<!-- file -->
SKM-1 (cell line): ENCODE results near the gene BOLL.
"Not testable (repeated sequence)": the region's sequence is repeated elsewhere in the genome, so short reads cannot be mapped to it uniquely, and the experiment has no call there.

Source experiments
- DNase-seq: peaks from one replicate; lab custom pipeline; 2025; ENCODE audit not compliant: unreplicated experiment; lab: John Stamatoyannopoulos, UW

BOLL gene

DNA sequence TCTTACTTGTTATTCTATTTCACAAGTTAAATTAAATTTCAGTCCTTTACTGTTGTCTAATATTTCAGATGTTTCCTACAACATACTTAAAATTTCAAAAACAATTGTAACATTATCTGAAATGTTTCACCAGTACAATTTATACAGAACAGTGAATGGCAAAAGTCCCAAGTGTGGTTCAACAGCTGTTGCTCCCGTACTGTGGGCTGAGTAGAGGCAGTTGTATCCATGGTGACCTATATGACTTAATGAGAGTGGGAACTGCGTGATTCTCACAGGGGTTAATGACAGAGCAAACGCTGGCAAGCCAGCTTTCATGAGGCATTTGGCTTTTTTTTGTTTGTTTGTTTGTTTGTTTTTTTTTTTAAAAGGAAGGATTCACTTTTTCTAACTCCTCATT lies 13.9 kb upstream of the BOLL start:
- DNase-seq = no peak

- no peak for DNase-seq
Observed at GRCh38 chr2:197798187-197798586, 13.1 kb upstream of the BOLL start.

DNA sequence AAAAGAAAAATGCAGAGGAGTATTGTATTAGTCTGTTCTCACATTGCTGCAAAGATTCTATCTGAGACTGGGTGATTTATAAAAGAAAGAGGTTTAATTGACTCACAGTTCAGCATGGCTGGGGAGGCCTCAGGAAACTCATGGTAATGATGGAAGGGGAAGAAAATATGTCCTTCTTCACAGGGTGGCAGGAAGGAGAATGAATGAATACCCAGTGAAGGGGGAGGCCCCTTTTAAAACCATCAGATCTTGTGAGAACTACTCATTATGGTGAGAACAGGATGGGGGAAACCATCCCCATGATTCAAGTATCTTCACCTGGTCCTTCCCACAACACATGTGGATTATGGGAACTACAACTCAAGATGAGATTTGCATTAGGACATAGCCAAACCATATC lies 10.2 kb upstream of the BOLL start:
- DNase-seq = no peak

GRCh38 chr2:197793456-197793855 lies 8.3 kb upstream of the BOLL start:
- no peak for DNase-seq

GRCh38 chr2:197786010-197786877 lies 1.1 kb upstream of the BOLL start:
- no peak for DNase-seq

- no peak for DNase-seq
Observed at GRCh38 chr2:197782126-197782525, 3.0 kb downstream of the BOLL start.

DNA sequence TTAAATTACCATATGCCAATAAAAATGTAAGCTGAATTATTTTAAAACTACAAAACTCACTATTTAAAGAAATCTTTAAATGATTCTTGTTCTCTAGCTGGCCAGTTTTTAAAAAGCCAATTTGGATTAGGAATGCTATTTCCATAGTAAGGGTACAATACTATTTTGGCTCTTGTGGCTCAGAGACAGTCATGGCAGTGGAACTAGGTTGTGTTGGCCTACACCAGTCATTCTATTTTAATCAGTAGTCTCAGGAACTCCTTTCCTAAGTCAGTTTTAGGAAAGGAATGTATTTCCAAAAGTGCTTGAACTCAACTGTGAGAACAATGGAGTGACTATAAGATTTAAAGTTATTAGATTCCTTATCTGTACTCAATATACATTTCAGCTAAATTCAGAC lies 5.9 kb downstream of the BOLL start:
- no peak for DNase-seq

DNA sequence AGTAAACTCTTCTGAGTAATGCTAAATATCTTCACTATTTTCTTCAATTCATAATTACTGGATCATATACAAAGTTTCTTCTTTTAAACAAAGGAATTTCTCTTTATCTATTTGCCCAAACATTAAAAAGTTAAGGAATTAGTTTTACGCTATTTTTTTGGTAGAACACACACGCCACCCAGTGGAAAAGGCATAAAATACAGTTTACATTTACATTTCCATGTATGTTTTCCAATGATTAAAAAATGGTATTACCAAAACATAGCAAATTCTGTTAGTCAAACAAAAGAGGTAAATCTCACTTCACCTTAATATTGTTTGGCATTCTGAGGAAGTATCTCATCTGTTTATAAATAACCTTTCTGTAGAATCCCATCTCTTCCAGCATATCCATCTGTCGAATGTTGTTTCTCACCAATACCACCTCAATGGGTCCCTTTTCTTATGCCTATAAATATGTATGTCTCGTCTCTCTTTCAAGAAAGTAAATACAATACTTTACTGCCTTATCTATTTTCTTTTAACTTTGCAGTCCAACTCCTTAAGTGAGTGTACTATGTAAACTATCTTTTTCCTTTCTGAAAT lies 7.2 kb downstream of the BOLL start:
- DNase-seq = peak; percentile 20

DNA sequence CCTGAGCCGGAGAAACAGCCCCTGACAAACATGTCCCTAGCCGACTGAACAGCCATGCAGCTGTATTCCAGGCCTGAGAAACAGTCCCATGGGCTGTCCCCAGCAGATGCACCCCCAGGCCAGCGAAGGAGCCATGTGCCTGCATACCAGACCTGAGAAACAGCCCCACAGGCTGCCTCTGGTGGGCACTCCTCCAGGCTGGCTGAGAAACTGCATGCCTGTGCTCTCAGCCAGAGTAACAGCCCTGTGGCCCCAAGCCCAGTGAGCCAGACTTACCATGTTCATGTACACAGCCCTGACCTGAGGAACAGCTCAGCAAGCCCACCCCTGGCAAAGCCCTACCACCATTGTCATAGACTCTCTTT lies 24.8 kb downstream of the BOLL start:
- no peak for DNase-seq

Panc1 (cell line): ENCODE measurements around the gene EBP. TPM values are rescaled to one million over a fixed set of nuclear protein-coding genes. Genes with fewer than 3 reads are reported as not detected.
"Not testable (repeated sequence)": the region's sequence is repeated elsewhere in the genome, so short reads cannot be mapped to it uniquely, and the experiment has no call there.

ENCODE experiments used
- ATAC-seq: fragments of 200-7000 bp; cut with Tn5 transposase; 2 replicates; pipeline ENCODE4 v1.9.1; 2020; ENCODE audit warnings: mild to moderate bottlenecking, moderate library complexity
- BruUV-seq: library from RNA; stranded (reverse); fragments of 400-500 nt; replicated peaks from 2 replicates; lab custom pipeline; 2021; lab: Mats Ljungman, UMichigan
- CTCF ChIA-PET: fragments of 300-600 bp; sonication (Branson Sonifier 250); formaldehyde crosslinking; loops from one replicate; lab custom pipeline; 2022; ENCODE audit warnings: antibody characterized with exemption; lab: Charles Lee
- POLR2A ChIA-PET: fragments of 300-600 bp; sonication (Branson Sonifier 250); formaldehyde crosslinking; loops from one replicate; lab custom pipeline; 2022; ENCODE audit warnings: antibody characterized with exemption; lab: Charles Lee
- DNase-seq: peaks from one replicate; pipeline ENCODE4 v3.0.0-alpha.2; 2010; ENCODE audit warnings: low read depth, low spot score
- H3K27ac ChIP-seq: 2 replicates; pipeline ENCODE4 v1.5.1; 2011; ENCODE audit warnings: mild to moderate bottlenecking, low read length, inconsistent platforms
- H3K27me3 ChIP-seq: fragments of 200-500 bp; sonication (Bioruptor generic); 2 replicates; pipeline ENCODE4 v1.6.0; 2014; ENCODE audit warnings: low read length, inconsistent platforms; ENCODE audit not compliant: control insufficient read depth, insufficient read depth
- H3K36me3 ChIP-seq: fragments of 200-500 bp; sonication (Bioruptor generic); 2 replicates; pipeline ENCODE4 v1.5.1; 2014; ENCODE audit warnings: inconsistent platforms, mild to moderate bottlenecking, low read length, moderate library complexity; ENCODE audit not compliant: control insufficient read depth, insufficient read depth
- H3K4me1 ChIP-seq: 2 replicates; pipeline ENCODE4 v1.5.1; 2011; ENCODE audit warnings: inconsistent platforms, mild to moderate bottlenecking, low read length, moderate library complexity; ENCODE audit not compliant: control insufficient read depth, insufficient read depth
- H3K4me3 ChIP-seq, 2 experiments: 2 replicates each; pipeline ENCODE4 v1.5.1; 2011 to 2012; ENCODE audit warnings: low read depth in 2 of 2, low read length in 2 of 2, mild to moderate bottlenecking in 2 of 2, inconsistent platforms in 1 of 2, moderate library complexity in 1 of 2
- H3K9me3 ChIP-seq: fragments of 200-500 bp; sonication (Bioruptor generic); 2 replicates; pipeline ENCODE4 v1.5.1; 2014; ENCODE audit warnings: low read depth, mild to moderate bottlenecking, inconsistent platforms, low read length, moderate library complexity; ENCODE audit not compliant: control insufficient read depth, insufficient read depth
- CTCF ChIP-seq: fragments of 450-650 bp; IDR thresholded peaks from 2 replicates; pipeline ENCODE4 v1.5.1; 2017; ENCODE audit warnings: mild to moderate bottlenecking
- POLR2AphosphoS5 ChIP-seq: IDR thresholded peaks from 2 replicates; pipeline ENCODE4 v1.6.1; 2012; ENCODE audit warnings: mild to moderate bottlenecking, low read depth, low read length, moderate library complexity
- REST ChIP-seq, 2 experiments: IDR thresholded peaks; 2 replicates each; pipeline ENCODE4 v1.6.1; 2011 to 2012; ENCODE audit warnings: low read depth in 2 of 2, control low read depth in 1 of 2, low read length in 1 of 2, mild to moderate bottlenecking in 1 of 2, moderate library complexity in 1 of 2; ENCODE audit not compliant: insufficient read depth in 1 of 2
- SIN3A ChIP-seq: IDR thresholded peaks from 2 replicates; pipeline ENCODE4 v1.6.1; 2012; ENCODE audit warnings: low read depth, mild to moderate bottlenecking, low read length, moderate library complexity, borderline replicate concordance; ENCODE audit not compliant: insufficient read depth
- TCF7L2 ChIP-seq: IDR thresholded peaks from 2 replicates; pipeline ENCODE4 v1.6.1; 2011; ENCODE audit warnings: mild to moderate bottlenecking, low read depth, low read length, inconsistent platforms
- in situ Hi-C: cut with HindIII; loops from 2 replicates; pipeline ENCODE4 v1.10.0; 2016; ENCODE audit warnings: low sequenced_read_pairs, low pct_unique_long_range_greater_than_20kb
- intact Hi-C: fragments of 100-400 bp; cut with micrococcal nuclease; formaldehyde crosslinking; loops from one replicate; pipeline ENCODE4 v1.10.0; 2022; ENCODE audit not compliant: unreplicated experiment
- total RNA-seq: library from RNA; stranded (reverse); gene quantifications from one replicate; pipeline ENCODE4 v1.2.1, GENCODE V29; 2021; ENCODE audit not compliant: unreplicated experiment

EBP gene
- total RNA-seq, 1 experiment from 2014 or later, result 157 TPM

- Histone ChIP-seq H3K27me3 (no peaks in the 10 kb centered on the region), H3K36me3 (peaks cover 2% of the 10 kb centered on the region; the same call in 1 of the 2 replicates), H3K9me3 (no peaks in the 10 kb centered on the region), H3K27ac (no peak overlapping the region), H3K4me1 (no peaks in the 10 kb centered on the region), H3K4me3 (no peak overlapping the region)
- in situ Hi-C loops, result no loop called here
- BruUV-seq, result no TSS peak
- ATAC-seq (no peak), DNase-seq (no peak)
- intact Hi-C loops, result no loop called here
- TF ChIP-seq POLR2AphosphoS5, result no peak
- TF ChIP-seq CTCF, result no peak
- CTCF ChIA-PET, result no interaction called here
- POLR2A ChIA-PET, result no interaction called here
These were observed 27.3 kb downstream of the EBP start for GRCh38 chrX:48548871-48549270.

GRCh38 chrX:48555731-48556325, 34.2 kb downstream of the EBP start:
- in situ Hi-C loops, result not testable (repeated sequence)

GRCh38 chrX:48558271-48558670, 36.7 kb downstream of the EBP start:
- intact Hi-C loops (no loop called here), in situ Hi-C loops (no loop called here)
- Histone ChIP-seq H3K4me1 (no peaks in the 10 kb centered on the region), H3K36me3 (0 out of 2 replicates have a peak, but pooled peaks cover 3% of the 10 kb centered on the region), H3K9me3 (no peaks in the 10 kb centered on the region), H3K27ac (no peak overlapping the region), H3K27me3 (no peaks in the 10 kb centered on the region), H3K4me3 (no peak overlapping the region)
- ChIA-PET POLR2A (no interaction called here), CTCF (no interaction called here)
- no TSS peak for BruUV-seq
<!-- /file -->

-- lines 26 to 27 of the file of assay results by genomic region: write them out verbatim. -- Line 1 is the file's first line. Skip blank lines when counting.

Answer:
ENCODE experiments used
- ATAC-seq: fragments of 200-7000 bp; cut with Tn5 transposase; 2 replicates; pipeline ENCODE4 v1.9.1; 2020; ENCODE audit warnings: mild to moderate bottlenecking, moderate library complexity